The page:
An investor looks over his shoulder as he monitors screens showing stock information, at a brokerage house in Hefei, in China's Anhui province.

Shanghai - As a rout in Chinese stocks this year erased $5 trillion of value, investors fled for safety in the nation’s red-hot corporate bond market. They may have just moved from one bubble to another.

So says Commerzbank, which puts the chance of a crash by year-end at 20 percent, up from almost zero in June. Industrial Securities and Huachuang Securities are warning of an unsustainable rally after bond prices climbed to six-year highs and issuance jumped to a record. The boom contrasts with caution elsewhere. A selloff in global corporate notes has pushed yields to a 21-month high, and credit-derivatives traders are demanding near the most in two years to insure against losses on Chinese government securities.

While an imminent collapse isn’t yet the base-case scenario for most forecasters, China’s 42.2 trillion yuan ($6.7 trillion) bond market is flashing the same danger signs that triggered a tumble in stocks four months ago: stretched valuations, a surge in investor leverage and shrinking corporate profits. A reversal would add to challenges facing China’s ruling Communist Party, which has struggled to contain volatility in financial markets amid the deepest economic slowdown since 1990.

“The Chinese government is caught between a rock and hard place," said Zhou Hao, a senior economist in Singapore at Commerzbank, Germany’s second-largest lender. "If it doesn’t intervene, the bond market will actually become a bubble. And if it does, the market could crash the way the equity market did due to fast de-leveraging.”

The slide in stocks is one reason why corporate bonds have done so well, prompting a 91 percent jump in issuance last quarter. Many investors who sold shares during the Shanghai Composite Index’s 38.4 percent drop from its June high have plowed the proceeds into debt, viewing the market as a haven given its history of almost negligible defaults. Five interest-rate cuts since November have also fueled gains as the People’s Bank of China seeks to revive growth with lower borrowing costs.

Yields on top-rated corporate notes due in five years have declined 79 basis points, or 0.79 percentage point, this year to 4.01 percent. The yield premium over similar-maturity government securities has dropped to 97 basis points, near the lowest since 2009.

By contrast, the yield on corporate notes globally has increased 26 basis points to 2.92 percent. Credit-default swaps on China’s sovereign debt jumped to a more than two-year high of 133 basis points in September and were last at 113 basis points.

Risks rise

A reversal in the bond market would do more damage to China’s economy than the drop in shares and exacerbate capital flight from the biggest emerging market, according to a worst- case scenario projected by Banco Bilbao Vizcaya Argentaria. The Spanish lender more than doubled its first-quarter profit by selling holdings in a Chinese bank.

“The equity rout merely reflects worries about China’s economy, while a bond market crash would mean the worries have become a reality as corporate debts go unpaid," said Xia Le, the chief economist for Asia at Banco Bilbao. "A Chinese credit collapse would also likely spark a more significant selloff in emerging-market assets.”

For all the concerns about a bond rout, default levels in China have so far been remarkably low, thanks in part to government-orchestrated bailouts for troubled firms. Just four companies have defaulted on onshore bonds, including Shanghai Chaori Solar Energy Science & Technology, which became the first to renege on its debt in 2014.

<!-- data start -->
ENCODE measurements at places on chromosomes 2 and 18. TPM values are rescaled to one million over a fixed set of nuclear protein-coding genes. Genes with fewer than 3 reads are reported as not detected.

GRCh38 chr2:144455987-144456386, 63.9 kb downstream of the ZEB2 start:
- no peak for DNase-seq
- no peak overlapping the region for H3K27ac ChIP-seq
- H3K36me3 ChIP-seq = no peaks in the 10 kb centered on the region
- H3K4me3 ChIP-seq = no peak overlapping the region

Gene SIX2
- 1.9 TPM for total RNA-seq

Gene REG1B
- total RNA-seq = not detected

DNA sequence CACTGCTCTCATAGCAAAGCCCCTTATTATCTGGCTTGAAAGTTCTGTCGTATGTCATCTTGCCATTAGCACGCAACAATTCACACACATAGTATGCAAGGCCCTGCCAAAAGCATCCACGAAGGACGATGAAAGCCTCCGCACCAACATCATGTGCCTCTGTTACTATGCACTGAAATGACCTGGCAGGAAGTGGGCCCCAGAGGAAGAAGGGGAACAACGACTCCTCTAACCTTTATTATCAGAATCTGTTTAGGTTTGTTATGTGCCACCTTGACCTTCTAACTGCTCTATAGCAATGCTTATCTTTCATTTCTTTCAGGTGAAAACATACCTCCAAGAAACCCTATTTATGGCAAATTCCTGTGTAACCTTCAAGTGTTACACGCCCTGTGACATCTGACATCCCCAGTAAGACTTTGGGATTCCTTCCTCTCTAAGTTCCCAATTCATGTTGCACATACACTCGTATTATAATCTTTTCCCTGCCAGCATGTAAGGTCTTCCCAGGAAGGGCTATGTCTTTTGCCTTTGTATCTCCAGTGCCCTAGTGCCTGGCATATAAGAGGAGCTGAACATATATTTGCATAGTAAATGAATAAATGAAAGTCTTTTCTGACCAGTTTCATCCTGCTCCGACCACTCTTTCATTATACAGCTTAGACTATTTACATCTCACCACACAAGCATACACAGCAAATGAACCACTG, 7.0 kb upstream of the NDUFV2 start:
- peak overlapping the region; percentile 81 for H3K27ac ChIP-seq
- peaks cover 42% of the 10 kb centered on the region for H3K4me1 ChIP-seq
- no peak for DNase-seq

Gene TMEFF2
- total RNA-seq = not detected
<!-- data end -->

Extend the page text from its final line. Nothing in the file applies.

Government firepower

China has the wherewithal to stave off a crisis in its credit markets, according to Ken Hu, chief investment officer for Asia-Pacific fixed income at Invesco. "Unlike most other emerging-market countries, China has high domestic saving rates, little government debt, healthy fiscal balances, strong trade and current account surpluses, and most of its corporate debts are domestic," he said.

Policy makers went to unprecedented lengths to combat the tumble in share prices, including compelling state-owned firms to buy equities and preventing major stockholders from selling. The Shanghai Composite rose 1.27 percent on Friday, its second straight day of advance after a week-long national holiday.

A recovery in the equity market could be the trigger for a selloff in bonds as money managers liquidate their holdings to catch the rally in stocks, according to Thomas Kwan, the Hong Kong-based chief investment officer at Harvest Global Investments, whose Chinese unit offers funds through the Qualified Domestic Institutional Investor program.

Warning signs

The risk of a downward spiral in debt prices has increased after investors took on leverage to amplify their returns, according to Ping An Securities. The monthly volume of bond repurchase agreements - a form of borrowing used by investors to increase their buying power - has jumped 83 percent from January to 39 trillion yuan in September, according to data from the Chinamoney website.

About 16 percent of companies on the Shanghai stock exchange lost money in the past 12 months, double the proportion last year, and the number of firms with debt levels twice their equity has doubled to 347 since 2007. Profits at Chinese industrial companies sank 8.8 percent in August from a year earlier, the biggest decline since the government began releasing monthly data in 2011.

Baoding Tianwei Yingli New Energy Resources, a maker of solar components, could become the latest Chinese company to default on local-currency notes after its parent said it’s unlikely to meet a deadline next week on a 1 billion yuan bond.

“Global investors are looking for signs of a collapse in China, which itself could increase the chances of a crash,” Commerzbank’s Zhou said. “This game can’t go on forever."